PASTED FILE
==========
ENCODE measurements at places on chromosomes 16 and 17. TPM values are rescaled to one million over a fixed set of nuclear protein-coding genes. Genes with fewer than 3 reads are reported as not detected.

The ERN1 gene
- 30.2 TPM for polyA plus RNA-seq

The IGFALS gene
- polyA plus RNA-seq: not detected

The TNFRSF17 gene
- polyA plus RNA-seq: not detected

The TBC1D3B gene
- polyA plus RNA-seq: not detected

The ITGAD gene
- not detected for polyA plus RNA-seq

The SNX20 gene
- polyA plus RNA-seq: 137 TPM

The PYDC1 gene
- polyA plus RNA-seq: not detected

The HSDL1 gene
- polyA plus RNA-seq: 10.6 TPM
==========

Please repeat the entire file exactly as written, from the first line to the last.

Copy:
ENCODE measurements at places on chromosomes 16 and 17. TPM values are rescaled to one million over a fixed set of nuclear protein-coding genes. Genes with fewer than 3 reads are reported as not detected.

The ERN1 gene
- 30.2 TPM for polyA plus RNA-seq

The IGFALS gene
- polyA plus RNA-seq: not detected

The TNFRSF17 gene
- polyA plus RNA-seq: not detected

The TBC1D3B gene
- polyA plus RNA-seq: not detected

The ITGAD gene
- not detected for polyA plus RNA-seq

The SNX20 gene
- polyA plus RNA-seq: 137 TPM

The PYDC1 gene
- polyA plus RNA-seq: not detected

The HSDL1 gene
- polyA plus RNA-seq: 10.6 TPM